For older students, especially those very dedicated to the instrument, it might be advisable to choose a new or used professional instrument. This way the student wouldn’t have to upgrade the instrument again. The Howarth S50 is an excellent option, as would be a used Loree, used Howarth XL, or new Howarth XL. The choice of instrument would depend on whether the student is on a college track to be a music major and the family finances.
It’s an inspiring and exciting moment for a student when they are able to upgrade their instrument. We do our best to help families to find the instrument that fits the student at the best possible price, and for new instrument purchases we include a Two Year Full Service Warranty in addition to the manufacturer’s warranty.
The last consideration when buying an instrument is the cost of maintenance and eventual resale of the instrument. Because the price of new high quality European made oboes typically rises 3-5% every year, oboes maintain their value surprisingly well. If you keep your oboe more than 5 or 6 years (and of course maintain it thoroughly the entire time) you can reasonably expect to sell your instrument for the price you initially paid. Of course, this applies mostly to the most popular models of mainstream brands. Off brand (even high quality) and less popular models may be harder and less valuable to resell.
Like any new high ticket item, new instruments initially depreciate in value. It takes time for the value to “catch up” to what you initially paid. However, new instruments come with a two year warranty (saving you probably $750 in repair charges) and tend to need less maintenance even after the initial two years is finished. Used oboes typically do not come with either a manufacturer’s or dealer’s warranty and require more maintenance year to year. It is reasonable to budget $400-500 annually to maintain your professional oboe, and $150-$300 for an intermediate model.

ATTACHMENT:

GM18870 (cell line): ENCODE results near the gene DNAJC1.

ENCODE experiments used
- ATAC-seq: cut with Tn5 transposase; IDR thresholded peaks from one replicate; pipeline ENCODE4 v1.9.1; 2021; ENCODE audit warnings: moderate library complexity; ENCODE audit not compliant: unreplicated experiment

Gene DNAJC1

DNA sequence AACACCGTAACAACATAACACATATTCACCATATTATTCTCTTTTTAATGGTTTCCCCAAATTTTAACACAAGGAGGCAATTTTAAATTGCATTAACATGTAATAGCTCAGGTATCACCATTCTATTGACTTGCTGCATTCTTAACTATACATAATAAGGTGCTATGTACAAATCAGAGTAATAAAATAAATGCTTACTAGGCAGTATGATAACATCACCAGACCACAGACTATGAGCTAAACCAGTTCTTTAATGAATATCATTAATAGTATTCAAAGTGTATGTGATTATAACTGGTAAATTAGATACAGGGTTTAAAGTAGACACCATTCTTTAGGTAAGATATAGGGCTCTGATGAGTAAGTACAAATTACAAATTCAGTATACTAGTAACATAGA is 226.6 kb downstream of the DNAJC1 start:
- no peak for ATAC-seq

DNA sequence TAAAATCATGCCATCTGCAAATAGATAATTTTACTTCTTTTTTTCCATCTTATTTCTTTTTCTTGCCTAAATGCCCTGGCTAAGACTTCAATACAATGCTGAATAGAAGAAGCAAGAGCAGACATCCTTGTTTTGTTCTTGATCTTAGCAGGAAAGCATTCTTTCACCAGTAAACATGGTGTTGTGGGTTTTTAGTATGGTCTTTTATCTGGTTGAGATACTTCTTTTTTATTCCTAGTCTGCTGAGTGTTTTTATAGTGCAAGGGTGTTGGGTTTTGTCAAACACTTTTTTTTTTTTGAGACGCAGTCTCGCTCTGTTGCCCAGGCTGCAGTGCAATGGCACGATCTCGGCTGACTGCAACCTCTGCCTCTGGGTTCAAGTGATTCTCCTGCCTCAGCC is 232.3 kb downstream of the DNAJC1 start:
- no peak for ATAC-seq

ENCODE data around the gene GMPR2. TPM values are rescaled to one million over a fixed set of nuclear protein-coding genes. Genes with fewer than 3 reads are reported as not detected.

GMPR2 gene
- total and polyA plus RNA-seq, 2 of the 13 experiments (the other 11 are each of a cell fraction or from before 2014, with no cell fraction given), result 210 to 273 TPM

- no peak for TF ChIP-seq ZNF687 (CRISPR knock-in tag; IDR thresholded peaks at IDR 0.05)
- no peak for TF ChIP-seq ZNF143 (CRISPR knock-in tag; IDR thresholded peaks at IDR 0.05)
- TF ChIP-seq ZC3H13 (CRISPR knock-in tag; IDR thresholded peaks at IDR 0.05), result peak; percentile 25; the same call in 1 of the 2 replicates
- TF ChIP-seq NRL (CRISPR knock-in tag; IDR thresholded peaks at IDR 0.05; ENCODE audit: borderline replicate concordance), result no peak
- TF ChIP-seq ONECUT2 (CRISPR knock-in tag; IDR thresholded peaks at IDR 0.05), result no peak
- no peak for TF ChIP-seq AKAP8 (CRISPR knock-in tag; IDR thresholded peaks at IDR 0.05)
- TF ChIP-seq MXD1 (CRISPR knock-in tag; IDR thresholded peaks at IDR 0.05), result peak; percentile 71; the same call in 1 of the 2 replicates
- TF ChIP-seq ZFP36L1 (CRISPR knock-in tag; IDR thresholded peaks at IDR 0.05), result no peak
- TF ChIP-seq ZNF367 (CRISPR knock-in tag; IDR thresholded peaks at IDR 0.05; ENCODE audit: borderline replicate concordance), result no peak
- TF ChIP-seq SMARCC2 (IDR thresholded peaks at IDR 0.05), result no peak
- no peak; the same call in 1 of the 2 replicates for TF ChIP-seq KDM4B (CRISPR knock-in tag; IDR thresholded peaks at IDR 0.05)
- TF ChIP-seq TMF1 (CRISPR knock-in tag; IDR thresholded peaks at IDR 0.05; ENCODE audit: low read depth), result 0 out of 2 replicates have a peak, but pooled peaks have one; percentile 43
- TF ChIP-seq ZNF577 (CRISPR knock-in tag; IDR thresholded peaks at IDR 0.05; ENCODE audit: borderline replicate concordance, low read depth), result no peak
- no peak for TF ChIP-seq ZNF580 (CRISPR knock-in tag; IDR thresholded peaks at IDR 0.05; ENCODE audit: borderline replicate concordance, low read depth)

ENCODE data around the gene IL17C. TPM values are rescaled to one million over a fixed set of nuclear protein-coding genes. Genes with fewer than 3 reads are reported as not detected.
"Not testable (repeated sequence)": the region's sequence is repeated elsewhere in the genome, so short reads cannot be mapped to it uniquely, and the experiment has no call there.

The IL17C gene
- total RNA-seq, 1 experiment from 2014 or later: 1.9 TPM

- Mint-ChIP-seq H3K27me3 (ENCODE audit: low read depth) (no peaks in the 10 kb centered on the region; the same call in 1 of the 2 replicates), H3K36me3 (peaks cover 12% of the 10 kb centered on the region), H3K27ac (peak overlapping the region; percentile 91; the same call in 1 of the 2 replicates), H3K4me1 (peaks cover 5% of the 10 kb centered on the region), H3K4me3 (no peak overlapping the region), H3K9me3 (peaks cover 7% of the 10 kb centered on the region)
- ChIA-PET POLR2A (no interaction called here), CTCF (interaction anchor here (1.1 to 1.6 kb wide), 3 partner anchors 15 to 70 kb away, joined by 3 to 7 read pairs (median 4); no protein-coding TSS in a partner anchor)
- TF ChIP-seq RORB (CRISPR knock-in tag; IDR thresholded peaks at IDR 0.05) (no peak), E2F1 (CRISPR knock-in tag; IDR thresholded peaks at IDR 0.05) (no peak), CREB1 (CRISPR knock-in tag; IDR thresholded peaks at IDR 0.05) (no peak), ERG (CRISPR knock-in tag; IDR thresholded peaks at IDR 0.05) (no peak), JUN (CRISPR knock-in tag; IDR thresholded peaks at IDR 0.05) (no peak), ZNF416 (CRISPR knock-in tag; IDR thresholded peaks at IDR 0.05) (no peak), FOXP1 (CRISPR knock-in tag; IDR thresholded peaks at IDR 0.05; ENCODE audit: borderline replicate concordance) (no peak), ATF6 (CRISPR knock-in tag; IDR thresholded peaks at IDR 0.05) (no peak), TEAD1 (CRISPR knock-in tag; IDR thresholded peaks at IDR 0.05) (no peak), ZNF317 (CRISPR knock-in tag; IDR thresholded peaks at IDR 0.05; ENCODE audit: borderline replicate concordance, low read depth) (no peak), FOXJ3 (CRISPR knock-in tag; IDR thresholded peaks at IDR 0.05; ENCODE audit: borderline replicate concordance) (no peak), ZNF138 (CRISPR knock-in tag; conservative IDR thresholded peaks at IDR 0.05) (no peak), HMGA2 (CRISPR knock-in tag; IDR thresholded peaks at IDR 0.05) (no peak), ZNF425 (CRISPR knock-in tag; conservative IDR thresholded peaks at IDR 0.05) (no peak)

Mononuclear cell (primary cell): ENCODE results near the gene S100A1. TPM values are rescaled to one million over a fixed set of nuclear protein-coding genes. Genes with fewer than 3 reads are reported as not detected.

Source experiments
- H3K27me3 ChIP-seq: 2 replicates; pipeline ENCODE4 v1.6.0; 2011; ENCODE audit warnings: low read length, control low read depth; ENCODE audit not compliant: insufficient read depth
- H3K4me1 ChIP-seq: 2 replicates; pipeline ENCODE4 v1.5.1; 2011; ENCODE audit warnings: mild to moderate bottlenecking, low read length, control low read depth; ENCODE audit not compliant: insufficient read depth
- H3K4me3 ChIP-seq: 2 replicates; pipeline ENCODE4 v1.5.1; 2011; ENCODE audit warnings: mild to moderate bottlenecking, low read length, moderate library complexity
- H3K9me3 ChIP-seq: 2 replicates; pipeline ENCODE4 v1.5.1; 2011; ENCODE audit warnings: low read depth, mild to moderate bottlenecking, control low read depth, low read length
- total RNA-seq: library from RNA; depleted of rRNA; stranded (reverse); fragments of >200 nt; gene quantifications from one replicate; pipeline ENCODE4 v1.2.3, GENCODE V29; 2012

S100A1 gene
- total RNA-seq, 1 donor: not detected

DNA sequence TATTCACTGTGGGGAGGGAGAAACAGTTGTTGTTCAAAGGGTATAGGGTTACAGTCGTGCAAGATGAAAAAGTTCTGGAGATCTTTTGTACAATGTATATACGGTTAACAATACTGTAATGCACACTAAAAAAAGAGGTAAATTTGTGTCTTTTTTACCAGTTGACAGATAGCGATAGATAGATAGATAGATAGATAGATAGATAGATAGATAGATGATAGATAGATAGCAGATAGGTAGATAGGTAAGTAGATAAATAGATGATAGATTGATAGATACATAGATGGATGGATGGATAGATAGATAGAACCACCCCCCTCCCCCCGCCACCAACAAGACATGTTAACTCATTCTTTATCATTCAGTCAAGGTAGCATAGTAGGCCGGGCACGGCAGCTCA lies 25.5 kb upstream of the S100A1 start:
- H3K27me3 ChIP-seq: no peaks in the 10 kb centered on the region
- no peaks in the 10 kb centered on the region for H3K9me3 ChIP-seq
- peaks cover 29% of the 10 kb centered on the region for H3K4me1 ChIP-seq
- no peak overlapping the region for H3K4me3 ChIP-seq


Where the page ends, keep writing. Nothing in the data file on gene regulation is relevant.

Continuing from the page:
Why “rent to own” isn’t such a great deal:
The chain retailers have done very well with their “Rent to Own” models. It gives the customer a feeling like they’re not throwing their money away, but rather slowly investing it in an instrument. This would be great if the instrument was of sufficient quality that you’d actually want to buy it, and if the “Rent to Own” price were the same as the price you’d pay if you had bought the instrument up front.
Typically, rental instruments are sturdy, low cost, student model instruments. Under the “Rent to Own” model, the rental charges are deducted from the FULL RETAIL PRICE of the instrument, not the discounted “sale” price you’d typically pay had you initially just bought it outright. In other words, you pay a premium for the privilege of renting it before buying, which is not altogether unfair since you may also decide not to buy the instrument at the end of your rental contract. With the “rent to own” model you may end up getting a slightly better deal on the eventual buyout of the instrument, but the rental charges are pure profit on top of the sale.
At Woodwind Workshop we believe in offering all of our customers the best possible price. We also only offer superior quality instruments and backed by a two year full service warranty. However, we do reward our rental customers for their loyalty by applying up to three months rental credit toward the purchase of any new instrument.
Quick guide to oboe shopping:
-DO buy an instrument in current production, preferably European
-DO choose an instrument under 20 years old
-DO buy an instrument that will challenge your student to grow
-DO ask your teacher or repairperson for advice on instrument selection
-DON’T buy a high end professional oboe for a very young beginner
-DON’T purchase your oboe from a general music store